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Picking up the pace at PLA


Robert Roe discovers that


data integrity,


process improvement, and managing data are key challenges for informatics providers ‘finding the speed to innovate’


F


inding the speed to innovate requires more than just the introduction of technology, as the attendees of the Paperless Lab


Academy, held in Barcelona, Spain, learned during the conference. Real innovation requires users to change their mindset, to manage the adoption of new technologies efficiently and, in some cases, to redefine how and why informatics data is captured. During the opening sessions Peter


Boogaard, the chairman of the Paperless Lab Academy, stressed that one of the most significant trends in the industry today is implementing practical strategies to convert scientific data into business value. Boogaard said: ‘Automated self-


documenting data capturing processes are becoming the standard best practice


to increase data integrity. Using non- invasive, end-to-end strategies to create a full traceable process will connect science to operational excellence. Technology will be critical, but our ability to change our mind-set to enable this cross functional collaboration will be the real challenge.’ Changing one’s mindset may seem trivial,


but changing the mindset of an entire organisation is a difficult task. Realising the benefits of paperless technologies requires both scientists and management to understand the potential for added value. Tis must be demonstrable, both in terms of, time to science, but also through potential economic impact created by more efficient operations, Boogaard said.


Increasing data integrity Once a strategy has been selected, implementation can take considerable time, resources and even additional staff training. On top of this is another layer of complexity specifically associated with paperless technologies in the laboratory, the requirements of data integrity and its impact on the validation and quality control process. Recent clarification from the European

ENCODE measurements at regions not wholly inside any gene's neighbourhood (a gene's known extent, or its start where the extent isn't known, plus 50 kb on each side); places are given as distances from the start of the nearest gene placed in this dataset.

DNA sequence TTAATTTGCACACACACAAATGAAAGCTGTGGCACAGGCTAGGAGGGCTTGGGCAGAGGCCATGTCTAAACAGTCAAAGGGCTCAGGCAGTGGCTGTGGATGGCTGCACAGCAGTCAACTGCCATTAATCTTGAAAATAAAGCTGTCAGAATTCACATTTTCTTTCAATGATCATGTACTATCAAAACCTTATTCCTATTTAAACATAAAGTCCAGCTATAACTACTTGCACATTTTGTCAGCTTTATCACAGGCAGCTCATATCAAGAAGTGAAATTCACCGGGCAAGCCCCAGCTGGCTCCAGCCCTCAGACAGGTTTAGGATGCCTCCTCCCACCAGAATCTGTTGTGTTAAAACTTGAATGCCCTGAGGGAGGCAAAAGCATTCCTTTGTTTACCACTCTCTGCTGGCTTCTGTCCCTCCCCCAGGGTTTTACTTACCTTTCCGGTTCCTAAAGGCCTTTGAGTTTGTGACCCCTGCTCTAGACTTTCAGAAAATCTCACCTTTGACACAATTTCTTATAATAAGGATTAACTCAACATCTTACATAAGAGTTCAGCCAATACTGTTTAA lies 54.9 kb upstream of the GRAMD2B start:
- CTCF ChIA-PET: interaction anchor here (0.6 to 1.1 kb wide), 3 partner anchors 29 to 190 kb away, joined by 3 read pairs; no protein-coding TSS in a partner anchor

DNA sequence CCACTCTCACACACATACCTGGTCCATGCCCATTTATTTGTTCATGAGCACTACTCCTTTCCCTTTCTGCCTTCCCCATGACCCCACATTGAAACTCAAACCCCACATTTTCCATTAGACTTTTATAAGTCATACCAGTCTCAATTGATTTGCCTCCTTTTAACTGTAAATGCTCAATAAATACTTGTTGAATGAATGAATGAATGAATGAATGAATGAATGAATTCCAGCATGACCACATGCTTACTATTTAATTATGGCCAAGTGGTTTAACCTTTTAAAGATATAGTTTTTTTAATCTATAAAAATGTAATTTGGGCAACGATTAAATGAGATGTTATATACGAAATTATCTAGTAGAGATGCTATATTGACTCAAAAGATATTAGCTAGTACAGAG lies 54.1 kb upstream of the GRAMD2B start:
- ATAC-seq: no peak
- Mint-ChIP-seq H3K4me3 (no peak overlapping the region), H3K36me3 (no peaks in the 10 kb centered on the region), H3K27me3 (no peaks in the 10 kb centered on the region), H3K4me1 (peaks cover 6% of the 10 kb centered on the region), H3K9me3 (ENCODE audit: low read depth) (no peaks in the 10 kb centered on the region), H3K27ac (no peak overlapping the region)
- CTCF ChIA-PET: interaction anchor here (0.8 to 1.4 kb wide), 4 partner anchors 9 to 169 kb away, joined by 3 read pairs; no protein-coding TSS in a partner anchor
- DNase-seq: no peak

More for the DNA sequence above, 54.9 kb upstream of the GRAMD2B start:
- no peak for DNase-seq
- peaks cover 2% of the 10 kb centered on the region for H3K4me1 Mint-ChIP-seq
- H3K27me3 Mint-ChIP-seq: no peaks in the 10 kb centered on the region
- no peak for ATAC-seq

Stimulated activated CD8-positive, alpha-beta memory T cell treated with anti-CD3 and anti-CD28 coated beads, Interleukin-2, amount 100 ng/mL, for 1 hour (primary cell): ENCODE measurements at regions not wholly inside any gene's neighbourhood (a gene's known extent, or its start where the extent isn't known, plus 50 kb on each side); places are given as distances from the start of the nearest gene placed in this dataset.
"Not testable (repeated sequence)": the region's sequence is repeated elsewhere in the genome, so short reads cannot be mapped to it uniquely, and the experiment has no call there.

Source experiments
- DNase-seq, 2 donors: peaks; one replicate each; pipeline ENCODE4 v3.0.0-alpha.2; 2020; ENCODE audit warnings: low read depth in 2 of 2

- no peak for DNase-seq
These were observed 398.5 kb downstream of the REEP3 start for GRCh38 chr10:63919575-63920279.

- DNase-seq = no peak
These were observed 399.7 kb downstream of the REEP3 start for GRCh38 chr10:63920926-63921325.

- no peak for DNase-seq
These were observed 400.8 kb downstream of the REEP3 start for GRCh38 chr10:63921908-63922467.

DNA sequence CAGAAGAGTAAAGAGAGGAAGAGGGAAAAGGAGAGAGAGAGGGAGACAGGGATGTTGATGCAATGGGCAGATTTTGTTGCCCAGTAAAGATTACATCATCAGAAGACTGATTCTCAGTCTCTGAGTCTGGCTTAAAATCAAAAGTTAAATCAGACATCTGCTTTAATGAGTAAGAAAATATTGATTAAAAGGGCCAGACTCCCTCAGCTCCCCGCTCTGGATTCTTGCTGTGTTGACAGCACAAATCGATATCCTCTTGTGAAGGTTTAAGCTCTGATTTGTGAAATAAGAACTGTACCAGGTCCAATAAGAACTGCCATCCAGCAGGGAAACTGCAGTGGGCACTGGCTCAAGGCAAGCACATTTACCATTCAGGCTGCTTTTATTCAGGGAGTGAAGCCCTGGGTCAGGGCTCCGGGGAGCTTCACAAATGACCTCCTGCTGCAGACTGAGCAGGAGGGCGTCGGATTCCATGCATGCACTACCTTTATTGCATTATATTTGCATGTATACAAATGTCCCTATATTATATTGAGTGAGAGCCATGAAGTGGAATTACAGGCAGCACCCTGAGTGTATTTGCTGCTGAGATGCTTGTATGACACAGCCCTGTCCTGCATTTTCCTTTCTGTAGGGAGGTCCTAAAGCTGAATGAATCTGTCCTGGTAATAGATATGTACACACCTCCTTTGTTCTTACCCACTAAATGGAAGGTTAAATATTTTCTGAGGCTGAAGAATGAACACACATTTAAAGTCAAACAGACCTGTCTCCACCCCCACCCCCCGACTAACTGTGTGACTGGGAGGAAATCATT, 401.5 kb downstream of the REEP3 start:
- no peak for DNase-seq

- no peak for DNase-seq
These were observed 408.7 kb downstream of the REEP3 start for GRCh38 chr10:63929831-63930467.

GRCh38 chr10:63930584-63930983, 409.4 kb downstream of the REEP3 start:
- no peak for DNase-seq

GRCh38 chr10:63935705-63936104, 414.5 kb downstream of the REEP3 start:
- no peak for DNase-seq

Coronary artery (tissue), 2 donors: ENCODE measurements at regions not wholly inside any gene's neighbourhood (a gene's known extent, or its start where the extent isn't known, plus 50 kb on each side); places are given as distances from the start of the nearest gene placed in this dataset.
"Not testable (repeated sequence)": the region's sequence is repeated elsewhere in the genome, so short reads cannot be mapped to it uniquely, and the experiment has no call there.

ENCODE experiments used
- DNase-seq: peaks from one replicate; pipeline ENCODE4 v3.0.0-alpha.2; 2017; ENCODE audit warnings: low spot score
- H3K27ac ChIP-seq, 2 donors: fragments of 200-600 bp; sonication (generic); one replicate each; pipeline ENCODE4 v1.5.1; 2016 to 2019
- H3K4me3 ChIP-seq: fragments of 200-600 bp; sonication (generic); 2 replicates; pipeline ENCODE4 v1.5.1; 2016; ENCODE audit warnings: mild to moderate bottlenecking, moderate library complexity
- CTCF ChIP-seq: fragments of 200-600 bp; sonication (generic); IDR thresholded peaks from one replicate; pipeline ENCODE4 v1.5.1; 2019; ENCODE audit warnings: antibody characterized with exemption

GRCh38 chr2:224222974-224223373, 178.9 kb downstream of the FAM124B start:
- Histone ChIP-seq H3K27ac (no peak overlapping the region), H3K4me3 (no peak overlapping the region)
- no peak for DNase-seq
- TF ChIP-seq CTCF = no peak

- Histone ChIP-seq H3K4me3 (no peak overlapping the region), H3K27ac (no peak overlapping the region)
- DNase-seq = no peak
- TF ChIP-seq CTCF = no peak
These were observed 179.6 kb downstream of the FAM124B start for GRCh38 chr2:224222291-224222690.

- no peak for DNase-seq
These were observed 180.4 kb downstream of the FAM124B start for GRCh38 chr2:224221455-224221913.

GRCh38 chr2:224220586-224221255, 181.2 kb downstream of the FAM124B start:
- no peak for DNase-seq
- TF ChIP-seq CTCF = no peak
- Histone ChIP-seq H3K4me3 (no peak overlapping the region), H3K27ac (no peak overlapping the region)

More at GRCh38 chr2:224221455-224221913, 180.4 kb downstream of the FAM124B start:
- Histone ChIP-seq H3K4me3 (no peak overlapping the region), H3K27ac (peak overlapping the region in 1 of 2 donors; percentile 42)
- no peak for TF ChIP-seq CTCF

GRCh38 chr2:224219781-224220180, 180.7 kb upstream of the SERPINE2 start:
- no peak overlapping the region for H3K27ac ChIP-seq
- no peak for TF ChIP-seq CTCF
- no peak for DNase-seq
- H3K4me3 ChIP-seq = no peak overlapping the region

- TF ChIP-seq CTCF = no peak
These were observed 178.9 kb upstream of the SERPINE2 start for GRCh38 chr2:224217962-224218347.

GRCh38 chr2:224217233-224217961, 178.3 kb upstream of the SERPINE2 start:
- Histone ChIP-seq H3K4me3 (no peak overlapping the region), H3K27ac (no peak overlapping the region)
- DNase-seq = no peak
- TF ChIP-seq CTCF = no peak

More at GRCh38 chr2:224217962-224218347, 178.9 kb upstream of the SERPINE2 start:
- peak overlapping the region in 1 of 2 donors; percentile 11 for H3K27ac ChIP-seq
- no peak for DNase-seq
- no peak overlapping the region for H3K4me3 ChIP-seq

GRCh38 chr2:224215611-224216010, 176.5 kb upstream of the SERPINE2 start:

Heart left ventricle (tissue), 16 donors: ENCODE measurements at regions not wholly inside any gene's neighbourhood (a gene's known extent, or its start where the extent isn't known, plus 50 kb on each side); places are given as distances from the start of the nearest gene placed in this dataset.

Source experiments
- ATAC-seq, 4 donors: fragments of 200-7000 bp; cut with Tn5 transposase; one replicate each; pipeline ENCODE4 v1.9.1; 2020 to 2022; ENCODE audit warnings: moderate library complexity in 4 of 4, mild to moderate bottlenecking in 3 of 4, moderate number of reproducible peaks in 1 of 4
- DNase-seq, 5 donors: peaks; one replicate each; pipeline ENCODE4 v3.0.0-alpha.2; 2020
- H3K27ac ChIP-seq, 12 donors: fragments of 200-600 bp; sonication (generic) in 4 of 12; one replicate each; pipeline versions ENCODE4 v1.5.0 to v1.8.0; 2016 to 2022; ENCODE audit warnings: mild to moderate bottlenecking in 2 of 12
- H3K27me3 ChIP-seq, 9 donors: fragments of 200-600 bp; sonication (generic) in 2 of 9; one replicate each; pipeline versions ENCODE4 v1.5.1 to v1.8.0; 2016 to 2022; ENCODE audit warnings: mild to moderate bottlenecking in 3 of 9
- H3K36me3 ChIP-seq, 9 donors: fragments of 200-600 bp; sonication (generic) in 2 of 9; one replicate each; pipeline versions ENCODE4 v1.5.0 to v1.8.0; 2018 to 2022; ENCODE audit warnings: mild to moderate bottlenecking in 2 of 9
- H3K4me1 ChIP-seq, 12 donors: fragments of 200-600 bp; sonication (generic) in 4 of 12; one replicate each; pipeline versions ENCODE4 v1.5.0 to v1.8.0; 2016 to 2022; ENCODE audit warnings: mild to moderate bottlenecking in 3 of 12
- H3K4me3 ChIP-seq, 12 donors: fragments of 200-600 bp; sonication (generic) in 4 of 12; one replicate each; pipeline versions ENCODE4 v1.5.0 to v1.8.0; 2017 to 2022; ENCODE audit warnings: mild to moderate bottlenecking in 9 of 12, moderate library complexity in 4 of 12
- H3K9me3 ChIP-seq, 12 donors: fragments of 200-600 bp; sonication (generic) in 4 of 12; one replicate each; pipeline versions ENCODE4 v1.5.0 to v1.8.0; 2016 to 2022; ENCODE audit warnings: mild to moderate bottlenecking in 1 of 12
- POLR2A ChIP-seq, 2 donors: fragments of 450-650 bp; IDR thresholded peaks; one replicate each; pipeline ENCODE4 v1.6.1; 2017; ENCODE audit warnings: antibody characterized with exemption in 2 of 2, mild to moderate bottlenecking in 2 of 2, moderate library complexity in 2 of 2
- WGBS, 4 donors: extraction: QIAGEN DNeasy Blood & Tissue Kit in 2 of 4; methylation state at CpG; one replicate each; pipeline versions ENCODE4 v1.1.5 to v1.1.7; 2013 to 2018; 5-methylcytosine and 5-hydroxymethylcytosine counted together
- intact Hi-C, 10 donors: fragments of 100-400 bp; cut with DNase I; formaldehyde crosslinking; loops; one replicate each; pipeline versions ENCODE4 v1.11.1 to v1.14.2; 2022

Commission on personal data protection will more accurately apply existing standards to include paperless technologies as part of a validation process. At the very least, paperless technologies need to be able to supply the same level of validation as the paper-based technologies that they replace.


Management complexities Another aspect of laboratory automation is the complex relationship between instrumentation and data repositories. Te current system uses many different proprietary file formats, so that information is locked into an application. Today’s reality for many laboratories is a half-hearted attempt to implement paperless


26 SCIENTIFIC COMPUTING WORLD


technology. Tis generally includes some form of LIMS/ELN and some level of integration with laboratory instruments, each with their own data or file formats. Tis combination of different file formats makes managing these different streams of data much more difficult. To combat this increase in complexity, there


are two major strategies to streamline data acquisition and management. Te first, the SiLA consortium, focuses on a single, unified format for laboratory instrument data. Te second, called the Allotrope Foundation,


ONCE A STRATEGY HAS BEEN SELECTED, IMPLEMENTATION CAN TAKE CONSIDERABLE TIME


is a pre-competitive consortium to design a ‘laboratory framework’ to improve the efficiency of data acquisition. Te SiLA consortium aims to establish


international standards for connectivity in lab automation. So far this work is taking shape as a new interface and data management standard that allows rapid integration of lab automation systems. Burkhard Schaefer, president of BSSN


Soſtware, stressed that the current system used in laboratories uses many proprietary data formats, making it more complicated than it needs to be. Schaefer said: ‘Today everything is file-based. We are moving files around, butwhy these files? We have infrastructures in place, communication protocols, integration busses and so on. Why don’t we learn from the way that others are doing it, how other industries are doing it and use cutting-edge technologies?’ Te SiLA consortium aims to streamline


the use of different types of laboratory instrumentation by using this new platform to collect data from a number of different


@scwmagazine l www.scientific-computing.com


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